Sixth Avenue is populated chiefly by black booksellers, while booksellers near West 4th Street and Washington Square South are predominantly white.
Still, there is a relationship between the sellers. “We crossed paths and traded information, sometimes material,” Rosette said. “Trading magazines and books occurs between booksellers from all over the city.”
Mitchell Duneier’s book Sidewalk (Farrar, Straus & Giroux, 1999) also takes an in-depth view of sidewalk booksellers, portraying the hardships as well as prejudices black booksellers endure in New York–especially after Mayor Giuliani instituted a quality of life crackdown on low level, misdemeanor crimes such as graffiti tagging, panhandling, littering, turnstile jumping, jay walking and vagrancy.
Rosette ran into Duneier while he was filming and describes the two projects as parallel but very separate. Whereas BookWars presents a lyrical portrait of street booksellers, Sidewalkgives a more factual and sociological view of the street vendors’ world. But some of the same characters appear in both works.
It was the Giuliani crackdown that sparked Rosette to devote himself to editing the film. After seeing Dukleth’s book partner in tears as the police tossed their merchandise into plastic garbage bags, Rosette resolved to document the booksellers’ lives and plight.
Rosette’s film and Duneier’s book profile some of the key booksellers working the streets during the ’90s. Among those featured, four are currently selling books off the street. Thomas Dukleth owns Book Ark; the hip and smooth-tongued Paul Rickert is now selling books online from his clothing store in Syracuse; and Allen Eisenberg now operates out of Last Exit Books in Brooklyn. Finally, there is Donald Davis, whom Dukleth called “one of the pioneers of street bookselling.” After being arrested twice, he sued for alleged harassment by the police as well as the president of NYU. Davis now runs East Village Books.
Some of the other characters introduced in both book and movie include Hakim Hasan, a refugee from the corporate world who worked on Sixth Avenue for seven years; Grady, an ex-panhandler, now magazine vendor, who on his own stopped using crack, heroin and alcohol; Howard, a comic book vendor who d sn’t suffer fools; Marvin, “the angel of Sixth Avenue,” who went through Alcoholics Anonymous; Slick Rick Sherman, the part-time magician; and Pete, the artist-philosopher from Newark, N.J., who got into the business initially to gather collage material from books.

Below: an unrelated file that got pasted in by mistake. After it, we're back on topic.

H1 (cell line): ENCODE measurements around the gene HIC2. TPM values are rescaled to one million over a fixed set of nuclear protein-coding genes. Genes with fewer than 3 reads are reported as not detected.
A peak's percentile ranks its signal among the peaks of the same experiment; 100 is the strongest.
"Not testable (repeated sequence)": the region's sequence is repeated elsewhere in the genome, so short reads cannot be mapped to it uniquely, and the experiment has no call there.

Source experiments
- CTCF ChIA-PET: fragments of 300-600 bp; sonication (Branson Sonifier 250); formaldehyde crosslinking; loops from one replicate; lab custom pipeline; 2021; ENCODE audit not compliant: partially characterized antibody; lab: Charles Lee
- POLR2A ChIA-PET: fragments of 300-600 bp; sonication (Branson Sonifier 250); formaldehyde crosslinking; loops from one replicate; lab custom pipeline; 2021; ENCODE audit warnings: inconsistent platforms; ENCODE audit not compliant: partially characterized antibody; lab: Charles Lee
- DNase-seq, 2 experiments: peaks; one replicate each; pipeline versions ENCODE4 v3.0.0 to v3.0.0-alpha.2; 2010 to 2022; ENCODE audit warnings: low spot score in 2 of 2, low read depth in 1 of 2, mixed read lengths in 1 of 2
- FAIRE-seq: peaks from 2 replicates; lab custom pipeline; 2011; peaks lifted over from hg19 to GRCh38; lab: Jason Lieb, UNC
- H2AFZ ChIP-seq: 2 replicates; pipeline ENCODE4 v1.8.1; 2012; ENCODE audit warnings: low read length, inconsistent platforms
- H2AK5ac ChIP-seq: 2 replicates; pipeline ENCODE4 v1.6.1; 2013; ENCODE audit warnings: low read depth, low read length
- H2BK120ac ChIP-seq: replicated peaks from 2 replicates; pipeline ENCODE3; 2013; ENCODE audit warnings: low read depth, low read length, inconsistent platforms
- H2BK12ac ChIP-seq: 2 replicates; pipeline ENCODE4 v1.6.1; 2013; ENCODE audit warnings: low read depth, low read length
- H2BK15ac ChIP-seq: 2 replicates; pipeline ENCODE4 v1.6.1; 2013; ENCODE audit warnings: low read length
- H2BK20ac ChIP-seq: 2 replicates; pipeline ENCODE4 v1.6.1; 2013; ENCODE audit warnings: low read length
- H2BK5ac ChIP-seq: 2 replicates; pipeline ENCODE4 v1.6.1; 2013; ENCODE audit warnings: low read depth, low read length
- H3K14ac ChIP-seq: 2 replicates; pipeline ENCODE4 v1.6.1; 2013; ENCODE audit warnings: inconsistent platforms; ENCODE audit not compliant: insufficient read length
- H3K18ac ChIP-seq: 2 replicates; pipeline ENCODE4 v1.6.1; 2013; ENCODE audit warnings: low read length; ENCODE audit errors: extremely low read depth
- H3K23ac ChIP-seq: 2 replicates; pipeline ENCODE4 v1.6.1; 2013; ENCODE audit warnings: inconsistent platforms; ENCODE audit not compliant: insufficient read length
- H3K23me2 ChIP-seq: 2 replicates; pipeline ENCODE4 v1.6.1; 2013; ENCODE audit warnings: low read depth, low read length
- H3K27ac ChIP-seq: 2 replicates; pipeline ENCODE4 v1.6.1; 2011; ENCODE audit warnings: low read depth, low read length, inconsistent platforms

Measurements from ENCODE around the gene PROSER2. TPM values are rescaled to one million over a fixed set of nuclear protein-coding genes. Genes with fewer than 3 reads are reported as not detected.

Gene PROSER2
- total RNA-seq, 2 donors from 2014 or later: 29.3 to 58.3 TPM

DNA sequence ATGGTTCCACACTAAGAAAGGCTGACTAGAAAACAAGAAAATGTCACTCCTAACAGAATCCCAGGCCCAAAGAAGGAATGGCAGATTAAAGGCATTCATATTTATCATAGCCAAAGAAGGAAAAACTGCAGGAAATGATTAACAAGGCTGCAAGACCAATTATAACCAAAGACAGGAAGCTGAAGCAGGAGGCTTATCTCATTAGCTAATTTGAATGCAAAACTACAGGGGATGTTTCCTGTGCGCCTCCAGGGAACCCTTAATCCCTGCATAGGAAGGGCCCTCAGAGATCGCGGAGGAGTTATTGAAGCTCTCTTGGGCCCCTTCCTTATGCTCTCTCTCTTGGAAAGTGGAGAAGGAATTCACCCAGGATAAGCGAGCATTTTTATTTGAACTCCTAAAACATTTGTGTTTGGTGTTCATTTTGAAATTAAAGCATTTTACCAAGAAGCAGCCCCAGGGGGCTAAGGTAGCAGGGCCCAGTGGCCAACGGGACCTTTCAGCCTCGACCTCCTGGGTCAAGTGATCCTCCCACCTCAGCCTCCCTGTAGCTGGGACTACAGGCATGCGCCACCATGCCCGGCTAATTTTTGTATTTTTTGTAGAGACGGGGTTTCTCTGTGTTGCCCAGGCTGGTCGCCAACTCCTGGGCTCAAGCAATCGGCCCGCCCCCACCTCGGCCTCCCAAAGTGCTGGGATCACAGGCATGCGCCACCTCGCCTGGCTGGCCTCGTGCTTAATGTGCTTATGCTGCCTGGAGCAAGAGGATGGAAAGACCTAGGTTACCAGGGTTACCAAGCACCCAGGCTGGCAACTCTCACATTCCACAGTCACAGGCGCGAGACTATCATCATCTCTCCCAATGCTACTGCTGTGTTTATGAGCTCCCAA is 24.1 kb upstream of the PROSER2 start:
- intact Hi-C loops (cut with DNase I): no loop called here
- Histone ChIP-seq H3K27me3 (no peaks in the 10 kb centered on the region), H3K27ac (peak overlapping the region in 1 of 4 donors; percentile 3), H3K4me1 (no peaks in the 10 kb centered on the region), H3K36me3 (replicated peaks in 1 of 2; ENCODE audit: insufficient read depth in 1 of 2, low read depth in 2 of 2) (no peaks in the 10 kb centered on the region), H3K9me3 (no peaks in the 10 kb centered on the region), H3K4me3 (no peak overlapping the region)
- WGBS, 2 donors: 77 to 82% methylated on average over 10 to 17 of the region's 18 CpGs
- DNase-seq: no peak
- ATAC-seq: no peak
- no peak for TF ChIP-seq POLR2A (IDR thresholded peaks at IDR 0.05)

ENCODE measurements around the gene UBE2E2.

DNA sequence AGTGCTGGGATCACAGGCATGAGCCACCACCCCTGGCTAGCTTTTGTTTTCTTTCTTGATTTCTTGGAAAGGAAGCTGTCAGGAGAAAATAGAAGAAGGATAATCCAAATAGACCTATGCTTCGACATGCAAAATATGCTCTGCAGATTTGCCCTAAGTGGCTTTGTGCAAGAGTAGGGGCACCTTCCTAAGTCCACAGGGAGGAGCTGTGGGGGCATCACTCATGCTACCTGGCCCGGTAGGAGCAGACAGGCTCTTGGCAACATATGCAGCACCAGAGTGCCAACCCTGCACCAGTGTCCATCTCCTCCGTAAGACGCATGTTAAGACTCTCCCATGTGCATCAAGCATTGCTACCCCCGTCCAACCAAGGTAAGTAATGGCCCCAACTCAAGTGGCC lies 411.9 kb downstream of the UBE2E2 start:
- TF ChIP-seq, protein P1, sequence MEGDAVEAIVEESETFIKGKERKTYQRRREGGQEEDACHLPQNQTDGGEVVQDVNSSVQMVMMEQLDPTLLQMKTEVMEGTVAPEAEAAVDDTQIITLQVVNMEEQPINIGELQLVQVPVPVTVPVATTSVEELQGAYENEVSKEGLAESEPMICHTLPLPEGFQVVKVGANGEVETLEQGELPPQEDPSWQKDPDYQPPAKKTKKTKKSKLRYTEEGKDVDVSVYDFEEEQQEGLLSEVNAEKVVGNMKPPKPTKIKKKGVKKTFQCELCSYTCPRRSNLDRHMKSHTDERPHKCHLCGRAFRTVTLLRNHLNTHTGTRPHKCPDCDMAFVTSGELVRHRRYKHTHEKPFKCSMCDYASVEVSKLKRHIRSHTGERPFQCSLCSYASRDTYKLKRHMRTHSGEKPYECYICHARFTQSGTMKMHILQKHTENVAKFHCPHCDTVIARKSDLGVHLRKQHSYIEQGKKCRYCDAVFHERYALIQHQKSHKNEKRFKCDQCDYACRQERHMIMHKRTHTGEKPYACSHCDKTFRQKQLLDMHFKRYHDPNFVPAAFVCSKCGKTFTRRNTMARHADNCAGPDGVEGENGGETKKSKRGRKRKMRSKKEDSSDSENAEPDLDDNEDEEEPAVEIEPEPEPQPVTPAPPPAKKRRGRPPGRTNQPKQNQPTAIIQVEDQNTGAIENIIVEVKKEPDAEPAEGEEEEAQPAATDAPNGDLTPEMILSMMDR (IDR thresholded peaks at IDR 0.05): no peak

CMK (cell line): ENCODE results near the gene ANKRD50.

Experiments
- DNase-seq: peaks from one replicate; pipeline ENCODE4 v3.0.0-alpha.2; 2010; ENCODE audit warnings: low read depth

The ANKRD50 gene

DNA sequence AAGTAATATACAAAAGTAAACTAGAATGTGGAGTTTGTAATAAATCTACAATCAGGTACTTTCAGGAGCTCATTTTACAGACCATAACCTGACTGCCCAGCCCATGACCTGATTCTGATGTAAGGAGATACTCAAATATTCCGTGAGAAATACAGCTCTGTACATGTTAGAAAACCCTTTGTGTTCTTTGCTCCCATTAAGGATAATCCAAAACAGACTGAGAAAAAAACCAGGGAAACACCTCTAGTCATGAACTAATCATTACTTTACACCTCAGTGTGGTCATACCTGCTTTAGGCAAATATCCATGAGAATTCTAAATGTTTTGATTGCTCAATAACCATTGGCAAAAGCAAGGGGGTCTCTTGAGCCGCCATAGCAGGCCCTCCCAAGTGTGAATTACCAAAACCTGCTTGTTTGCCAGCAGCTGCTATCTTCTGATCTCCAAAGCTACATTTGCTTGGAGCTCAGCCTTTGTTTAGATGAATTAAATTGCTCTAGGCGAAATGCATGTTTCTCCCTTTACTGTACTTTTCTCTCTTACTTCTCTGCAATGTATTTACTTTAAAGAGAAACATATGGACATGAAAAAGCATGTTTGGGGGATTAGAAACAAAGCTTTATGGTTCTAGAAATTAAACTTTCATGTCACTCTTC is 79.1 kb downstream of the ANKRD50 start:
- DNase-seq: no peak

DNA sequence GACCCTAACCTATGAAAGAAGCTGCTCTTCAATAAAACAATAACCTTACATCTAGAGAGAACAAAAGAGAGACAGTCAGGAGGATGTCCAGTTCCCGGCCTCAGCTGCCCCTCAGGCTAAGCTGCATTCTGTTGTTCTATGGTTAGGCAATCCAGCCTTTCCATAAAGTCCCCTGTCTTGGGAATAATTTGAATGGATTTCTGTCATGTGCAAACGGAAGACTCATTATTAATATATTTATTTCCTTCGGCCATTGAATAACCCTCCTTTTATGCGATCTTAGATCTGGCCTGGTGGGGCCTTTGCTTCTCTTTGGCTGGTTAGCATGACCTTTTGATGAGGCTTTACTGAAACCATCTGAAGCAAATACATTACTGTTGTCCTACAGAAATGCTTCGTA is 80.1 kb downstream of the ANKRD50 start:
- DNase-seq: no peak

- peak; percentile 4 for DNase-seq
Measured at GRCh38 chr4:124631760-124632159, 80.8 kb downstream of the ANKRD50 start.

“I had to tell their story,” said Rosette. “Our public spaces, which are often home to our most unique and eccentric public citizens-including the booksellers–must remain public in the truest, Athenian sense.”
The customers? They’re often as colorful and passionate about books as the booksellers themselves. They keep the city’s street booksellers in business–even during crackdowns–and often prefer to buy from these vendors, who they claim know more about their inventory than the average B&N bookseller.
Rosette told PW that Giuliani got so much bad press that the NYPD eventually backed off and left the booksellers alone.
“The heyday of street bookselling is over,” Rosette said, citing the fact that many of the people he documented in the film have given up, moved on, opened their own store or disappeared.
But you can find new booksellers are taking their place–except in the winter, when most pack it up for the season and switch hats for their other professions as writers, magicians and even pet groomers.
As for Rosette, he’s enjoying the sudden success of BookWars (www.camerado.com). Robin Lim, president of the film’s distributor, Avatar Films, told PW that BookWars “is already booked for Chicago in August, with discussions well underway for showings in L.A. and San Francisco.” And it has been sold to French and German television. Rosette’s next project? He’s mum on the subject but admits he’s given his mother a camera so they may collaborate on a documentary of her upcoming service in the Peace Corps.